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Interviewing Advice: Teaching Demo Tips

HERC Star
By Higher Education Recruitment Consortium
August 22, 2017
An image of a woman giving a teaching demo.

You’ve landed the coveted on-campus interview. Part of your very long day will be a teaching demonstration, otherwise known as the most nerve-wracking part of the entire interview process. Since this is your opportunity to show the hiring committee—as well as your potential new colleagues—what you are like in the classroom, you’ll want to dedicate time to preparing for this crucial part of the interview journey. The following tips will help you go into your teaching demo with confidence.

 

Understand the Parameters

As soon as you get your topic and instructions for your teaching demonstration, read through them carefully and jot down any questions you may have. Set aside some time to review them later in the day when you can fully concentrate. If you still have questions, email them; it’s better to ask for clarification now than find out you misinterpreted later.

Be sure you understand the scope of the topic, whether you’ll be teaching students or faculty, and whether you should include an assessment. Be sure to ask whether the room has the technology you are thinking of using available before you become wed to using it.

 

Write a Lesson Plan

How do you make sure that you are actually teaching something? Write a lesson plan, including a learning objective. Having a lesson plan will also make it easier to talk about your pedagogical choices and connect your teaching philosophy to what you did during your demonstration.

You may or may not have a full class period for your demo. If you have only 30 minutes, then a lesson plan will help you keep each part of the lesson in scale. You don’t want to lecture for most of your lesson out of habit if that’s how you start a typical 75-minute class.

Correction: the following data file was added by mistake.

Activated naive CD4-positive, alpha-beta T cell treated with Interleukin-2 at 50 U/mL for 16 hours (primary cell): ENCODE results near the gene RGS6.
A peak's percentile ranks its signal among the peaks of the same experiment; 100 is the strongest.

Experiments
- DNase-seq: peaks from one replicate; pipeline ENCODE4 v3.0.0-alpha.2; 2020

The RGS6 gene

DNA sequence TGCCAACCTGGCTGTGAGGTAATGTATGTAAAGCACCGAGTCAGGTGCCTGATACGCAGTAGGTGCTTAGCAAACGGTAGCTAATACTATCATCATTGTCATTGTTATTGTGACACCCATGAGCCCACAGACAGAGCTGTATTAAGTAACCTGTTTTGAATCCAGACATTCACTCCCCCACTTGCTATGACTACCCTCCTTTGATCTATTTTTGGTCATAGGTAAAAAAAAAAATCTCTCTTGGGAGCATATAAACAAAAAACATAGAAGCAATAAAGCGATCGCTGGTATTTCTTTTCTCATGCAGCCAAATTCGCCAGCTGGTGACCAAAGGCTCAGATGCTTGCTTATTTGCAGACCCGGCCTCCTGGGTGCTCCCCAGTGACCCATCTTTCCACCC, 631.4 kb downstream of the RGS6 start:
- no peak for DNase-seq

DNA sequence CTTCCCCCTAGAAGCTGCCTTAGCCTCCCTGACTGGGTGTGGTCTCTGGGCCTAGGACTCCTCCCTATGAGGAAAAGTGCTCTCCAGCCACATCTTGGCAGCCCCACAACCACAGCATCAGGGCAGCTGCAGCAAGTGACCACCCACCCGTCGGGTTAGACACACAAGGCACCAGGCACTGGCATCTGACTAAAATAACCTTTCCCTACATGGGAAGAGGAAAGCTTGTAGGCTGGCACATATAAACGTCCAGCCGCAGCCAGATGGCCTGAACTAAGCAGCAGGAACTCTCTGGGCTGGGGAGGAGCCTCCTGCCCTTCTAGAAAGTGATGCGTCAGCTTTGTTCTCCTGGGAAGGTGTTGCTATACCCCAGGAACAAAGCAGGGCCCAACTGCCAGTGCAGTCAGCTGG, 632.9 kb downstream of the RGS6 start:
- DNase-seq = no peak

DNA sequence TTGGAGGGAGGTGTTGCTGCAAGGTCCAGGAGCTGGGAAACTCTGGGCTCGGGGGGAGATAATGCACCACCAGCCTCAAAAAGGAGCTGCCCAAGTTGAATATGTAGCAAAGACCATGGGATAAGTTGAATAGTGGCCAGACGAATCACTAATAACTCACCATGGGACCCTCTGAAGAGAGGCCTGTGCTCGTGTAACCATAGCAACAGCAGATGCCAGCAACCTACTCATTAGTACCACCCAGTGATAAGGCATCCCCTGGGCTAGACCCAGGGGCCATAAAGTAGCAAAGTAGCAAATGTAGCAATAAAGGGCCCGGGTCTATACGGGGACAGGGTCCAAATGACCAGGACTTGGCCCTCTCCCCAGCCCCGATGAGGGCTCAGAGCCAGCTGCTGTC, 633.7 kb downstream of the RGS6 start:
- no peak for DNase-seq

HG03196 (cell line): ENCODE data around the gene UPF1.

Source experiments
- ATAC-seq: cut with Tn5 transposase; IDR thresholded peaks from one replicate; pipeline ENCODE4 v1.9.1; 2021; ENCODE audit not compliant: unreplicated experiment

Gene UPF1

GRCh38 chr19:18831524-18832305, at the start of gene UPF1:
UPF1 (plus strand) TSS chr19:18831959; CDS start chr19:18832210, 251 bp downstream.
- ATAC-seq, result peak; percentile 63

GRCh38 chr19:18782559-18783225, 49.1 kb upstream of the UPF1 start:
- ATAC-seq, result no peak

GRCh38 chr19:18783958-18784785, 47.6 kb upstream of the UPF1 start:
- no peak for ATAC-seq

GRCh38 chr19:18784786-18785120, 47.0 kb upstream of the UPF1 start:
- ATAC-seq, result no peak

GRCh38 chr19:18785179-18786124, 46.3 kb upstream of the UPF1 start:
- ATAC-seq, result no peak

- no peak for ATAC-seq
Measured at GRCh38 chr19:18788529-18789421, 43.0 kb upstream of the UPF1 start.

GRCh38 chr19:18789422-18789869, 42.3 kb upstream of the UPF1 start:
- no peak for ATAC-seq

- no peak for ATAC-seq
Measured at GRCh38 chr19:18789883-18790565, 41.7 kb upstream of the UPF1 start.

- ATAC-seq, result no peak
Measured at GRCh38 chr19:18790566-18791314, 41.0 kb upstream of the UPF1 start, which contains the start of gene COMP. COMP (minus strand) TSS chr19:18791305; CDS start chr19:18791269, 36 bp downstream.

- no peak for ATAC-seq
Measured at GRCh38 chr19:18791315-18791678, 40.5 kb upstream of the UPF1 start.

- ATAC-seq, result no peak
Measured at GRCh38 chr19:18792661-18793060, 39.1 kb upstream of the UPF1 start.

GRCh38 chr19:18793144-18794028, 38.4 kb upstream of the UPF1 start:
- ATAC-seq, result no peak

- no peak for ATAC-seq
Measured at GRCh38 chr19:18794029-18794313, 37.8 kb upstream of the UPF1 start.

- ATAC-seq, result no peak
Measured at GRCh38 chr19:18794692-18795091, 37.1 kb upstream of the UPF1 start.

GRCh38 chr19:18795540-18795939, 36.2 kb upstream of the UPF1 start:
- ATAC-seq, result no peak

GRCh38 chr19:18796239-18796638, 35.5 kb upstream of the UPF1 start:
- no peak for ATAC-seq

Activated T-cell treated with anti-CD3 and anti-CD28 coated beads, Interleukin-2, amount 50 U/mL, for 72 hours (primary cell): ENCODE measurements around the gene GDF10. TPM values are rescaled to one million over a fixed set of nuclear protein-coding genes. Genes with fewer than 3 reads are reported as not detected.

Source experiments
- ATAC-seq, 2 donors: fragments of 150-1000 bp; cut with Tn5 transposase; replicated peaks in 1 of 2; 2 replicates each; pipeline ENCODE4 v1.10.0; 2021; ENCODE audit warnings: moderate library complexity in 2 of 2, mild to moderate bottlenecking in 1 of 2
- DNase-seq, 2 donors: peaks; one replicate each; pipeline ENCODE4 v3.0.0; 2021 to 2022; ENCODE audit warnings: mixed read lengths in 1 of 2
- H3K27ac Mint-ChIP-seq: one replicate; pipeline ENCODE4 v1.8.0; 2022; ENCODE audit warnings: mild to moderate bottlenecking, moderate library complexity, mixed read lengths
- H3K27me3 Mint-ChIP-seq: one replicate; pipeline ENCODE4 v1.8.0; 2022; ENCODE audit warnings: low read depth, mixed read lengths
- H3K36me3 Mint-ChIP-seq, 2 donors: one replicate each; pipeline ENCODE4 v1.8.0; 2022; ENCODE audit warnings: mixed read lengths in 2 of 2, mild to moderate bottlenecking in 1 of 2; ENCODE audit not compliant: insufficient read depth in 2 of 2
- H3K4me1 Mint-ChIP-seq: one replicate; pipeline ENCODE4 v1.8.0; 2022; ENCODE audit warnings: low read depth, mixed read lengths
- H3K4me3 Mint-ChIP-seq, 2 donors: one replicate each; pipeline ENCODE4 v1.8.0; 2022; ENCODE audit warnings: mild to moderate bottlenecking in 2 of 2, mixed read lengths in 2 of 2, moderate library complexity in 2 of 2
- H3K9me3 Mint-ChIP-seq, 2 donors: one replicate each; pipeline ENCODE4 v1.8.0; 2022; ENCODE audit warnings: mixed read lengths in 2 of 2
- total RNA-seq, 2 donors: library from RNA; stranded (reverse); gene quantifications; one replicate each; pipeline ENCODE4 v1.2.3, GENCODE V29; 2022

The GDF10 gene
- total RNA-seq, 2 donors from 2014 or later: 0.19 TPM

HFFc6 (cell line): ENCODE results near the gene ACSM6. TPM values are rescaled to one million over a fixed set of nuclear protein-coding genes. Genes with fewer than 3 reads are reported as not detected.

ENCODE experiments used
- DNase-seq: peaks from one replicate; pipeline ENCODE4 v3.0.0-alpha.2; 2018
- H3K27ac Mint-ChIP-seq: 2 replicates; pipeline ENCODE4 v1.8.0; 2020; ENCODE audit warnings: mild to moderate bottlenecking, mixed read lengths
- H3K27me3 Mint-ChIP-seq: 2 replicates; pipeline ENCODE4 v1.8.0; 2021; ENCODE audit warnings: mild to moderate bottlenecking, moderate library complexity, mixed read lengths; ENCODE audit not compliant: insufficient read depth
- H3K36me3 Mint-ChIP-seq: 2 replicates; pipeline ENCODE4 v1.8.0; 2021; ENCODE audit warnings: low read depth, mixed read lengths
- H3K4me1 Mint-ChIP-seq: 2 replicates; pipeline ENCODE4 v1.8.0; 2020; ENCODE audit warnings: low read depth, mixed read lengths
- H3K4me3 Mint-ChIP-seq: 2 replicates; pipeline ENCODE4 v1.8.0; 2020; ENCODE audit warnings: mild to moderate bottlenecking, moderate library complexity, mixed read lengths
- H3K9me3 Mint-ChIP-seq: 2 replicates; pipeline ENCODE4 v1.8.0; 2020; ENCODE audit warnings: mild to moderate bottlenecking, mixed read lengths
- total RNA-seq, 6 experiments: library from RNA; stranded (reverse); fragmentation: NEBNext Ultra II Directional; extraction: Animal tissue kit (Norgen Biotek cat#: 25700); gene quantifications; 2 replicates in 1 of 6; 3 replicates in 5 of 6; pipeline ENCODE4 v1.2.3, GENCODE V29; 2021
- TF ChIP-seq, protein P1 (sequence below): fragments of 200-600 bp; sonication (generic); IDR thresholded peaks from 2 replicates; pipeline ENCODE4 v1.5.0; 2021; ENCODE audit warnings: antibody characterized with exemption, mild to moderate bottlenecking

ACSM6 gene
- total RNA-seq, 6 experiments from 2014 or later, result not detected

Vary Your Visuals

It’s easy to fall back on PowerPoint to “liven” up your lectures or help students break down complicated topics, but your teaching demo is not the place to stand still in front of boring text-based slides.

Would using the whiteboard allow for more interaction? Could you facilitate student engagement through Poll Everywhere or another online application? Would your activity be bolstered by a handout? If you must use PowerPoint, use it smartly: for visual information, not just summarizing text.

 

Practice (Out Loud and in Front of People)

All practice is good practice, but the best practice is out loud and in front of others. Even if you have taught a great deal, it’s easy to underestimate the amount of time an activity will take. The more the practice session reflects the actual environment, the better. You’ll find appropriate spots to move around the room, ask direct questions, or perform formative assessment.

 

Stick to the Time

It’s important to stick to your allotted time. First of all, staying on time benefits you—you’ll have more time to answer questions, and you’ll have more time to ask questions that will help you determine if the school is a good fit for you. Also, you want to show that you have control over your classroom, and that starts with control over your own lessons.

Whether this is your first on-campus interview or you’re a veteran, you’ll be glad you prepared for your teaching demonstration properly. Aligning your pedagogy, the committee's expectations, and your lesson itself is the first step to a successful teaching career.

 

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